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25/100 - Mastering SAFe PI Planning: A Guide for New Project Managers and Scrum Masters

The Scaled Agile Framework (SAFe) is a framework for scaling Agile principles and practices across multiple teams in large organizations. It integrates alignment, collaboration, and delivery mechanisms to ensure multiple agile teams work cohesively towards common goals. In SAFe, a Program Increment (PI) is a time-boxed planning interval during which an Agile Release Train (ART) delivers incremental value in the form of working software and systems. Typically lasting 8-12 weeks, PI provides a rhythm for planning, executing, and evaluating progress.


In the previous article we looked at 'Agile Release Planning: A Comprehensive Guide for Project Managers'. In this article, we will explore SAFe PI Planning in detail through below sections:


What is PI Planning?

PI planning is a critical event in SAFe where all team members align to the ART’s mission and vision. It involves setting objectives, discussing features and user stories, and addressing dependencies and risks. The goal is to leave with a clear roadmap for the upcoming PI.


Agenda of PI planning

The agenda for a Program Increment (PI) planning event in the Scaled Agile Framework (SAFe) is designed to facilitate alignment, collaboration, and planning among all members of the Agile Release Train (ART). A typical two-day PI planning agenda might look like this:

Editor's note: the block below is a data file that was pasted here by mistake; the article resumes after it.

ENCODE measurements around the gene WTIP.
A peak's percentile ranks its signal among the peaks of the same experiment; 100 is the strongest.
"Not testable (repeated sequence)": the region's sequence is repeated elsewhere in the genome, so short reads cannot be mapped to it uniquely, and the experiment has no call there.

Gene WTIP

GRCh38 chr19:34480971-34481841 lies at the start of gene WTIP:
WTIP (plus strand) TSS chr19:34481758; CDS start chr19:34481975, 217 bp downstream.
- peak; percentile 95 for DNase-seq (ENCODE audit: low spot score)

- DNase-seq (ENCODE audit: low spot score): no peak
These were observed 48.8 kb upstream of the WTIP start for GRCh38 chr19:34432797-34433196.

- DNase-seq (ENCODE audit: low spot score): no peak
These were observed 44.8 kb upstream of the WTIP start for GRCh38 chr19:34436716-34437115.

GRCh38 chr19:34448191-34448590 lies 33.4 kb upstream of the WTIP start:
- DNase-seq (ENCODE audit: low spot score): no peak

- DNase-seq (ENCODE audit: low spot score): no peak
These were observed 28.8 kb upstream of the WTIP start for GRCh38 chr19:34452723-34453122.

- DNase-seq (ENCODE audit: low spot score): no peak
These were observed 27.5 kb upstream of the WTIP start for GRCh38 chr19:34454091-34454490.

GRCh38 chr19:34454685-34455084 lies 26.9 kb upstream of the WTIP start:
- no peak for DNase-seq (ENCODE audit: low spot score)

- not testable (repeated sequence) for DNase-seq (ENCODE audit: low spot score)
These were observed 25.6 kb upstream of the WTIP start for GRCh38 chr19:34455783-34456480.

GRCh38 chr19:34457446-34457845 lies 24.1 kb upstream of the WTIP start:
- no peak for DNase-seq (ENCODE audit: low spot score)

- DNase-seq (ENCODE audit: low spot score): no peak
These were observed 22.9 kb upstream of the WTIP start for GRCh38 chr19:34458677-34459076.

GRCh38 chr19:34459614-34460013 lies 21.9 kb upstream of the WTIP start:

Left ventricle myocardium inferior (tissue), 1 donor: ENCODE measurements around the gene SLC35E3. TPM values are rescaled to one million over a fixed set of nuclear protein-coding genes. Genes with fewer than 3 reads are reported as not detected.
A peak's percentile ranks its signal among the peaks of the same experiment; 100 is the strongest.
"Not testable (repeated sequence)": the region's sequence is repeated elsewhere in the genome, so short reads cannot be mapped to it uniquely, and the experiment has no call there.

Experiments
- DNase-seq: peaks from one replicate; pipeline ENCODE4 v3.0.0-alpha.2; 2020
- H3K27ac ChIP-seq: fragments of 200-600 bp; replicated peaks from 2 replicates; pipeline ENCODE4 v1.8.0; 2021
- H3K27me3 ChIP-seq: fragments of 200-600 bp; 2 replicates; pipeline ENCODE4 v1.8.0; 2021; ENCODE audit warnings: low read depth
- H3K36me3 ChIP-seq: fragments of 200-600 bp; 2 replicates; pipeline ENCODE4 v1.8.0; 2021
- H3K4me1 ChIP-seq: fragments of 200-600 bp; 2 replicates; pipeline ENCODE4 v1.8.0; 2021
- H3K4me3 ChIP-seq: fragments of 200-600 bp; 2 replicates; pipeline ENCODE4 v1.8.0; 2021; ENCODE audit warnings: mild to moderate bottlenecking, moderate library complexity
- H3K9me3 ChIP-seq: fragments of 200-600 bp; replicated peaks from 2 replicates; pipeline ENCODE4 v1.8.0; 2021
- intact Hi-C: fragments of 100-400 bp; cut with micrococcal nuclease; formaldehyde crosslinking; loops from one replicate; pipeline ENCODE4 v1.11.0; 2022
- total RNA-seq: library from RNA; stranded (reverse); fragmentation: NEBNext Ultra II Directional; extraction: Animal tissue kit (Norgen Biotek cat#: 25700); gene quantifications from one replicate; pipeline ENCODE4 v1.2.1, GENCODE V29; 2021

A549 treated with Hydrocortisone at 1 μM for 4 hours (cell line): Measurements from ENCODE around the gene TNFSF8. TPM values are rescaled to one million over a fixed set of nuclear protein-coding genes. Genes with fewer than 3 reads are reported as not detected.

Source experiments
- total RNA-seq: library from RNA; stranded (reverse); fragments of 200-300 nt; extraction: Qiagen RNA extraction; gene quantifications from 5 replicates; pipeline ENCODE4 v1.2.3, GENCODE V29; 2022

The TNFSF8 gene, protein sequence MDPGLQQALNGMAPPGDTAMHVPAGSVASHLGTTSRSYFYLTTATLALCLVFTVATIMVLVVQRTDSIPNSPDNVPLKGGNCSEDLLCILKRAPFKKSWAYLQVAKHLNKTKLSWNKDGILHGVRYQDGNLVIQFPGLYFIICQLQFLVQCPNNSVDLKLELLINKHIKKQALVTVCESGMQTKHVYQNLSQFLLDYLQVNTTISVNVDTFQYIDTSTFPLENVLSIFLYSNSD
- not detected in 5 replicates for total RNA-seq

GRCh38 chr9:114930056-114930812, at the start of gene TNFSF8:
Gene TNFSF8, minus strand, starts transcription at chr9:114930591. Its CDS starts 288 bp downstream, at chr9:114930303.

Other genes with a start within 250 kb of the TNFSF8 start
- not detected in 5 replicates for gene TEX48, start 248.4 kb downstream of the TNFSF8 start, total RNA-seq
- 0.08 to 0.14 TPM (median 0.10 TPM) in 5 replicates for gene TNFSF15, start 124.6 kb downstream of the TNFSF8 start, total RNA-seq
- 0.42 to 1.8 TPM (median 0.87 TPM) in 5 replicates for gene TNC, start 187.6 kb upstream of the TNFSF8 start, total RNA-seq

Day 1

Morning Session

  1. Welcome and Introduction (30 minutes)

    • Opening remarks by the facilitator or Release Train Engineer (RTE).

    • Overview of the PI planning process and objectives.

  2. Business Context (30 minutes)

    • Presentation by business or product leadership.

    • Outlining the market, customer needs, and business objectives.

  3. Product/Solution Vision and Roadmap (60 minutes)

    • Presentation by the Product Management team.

    • Discussing the vision, roadmap, and key features expected in the upcoming PI.

  4. Architecture Vision and Development Practices (30 minutes)

    • Presentation by System Architect/Engineering.

    • Sharing technical vision, architectural guidelines, and development practices.

  5. Planning Context and Lunch (60 minutes)

    • RTE presents planning context, PI objectives, and planning process.

    • Teams start discussing initial thoughts over lunch.


Afternoon Session

  1. Team Breakouts (3-4 hours)

    • Teams discuss the features and stories they can commit to.

    • Identification of dependencies, risks, and draft plans.

  2. Draft Plan Review (1 hour)

    • Teams present draft plans to other teams.

    • Feedback, identification of cross-team dependencies, and risks.

  3. Management Review and Problem-Solving (60-90 minutes)

    • RTE, Product Management, and other stakeholders review draft plans.

    • Addressing major risks or impediments.


Day 2

Morning Session

  1. Planning Adjustments (1-2 hours)

    • Teams adjust their plans based on Day 1 feedback.

    • Refining story estimates and sprint plans.

  2. Team Breakouts for Final Plan Preparation (2 hours)

    • Finalizing team plans and objectives.

    • Preparing for confidence vote.


Afternoon Session

  1. Final Plan Review and Commitment (1 hour)

    • Teams present their final plans.

    • Review and confirmation of objectives and program risks.

  2. Confidence Vote (30 minutes)

    • All team members participate in a 'fist of five' confidence vote.

    • Address any concerns if confidence is low.

  3. Risks and ROAMing (1 hour)

    • Identify, classify, and plan mitigation for remaining risks.

    • Categorize risks as Resolved, Owned, Accepted, or Mitigated (ROAM).

  4. Plan Reconfirmation and Retrospective (1 hour)

    • Finalize and reconfirm the commitment to the PI plan.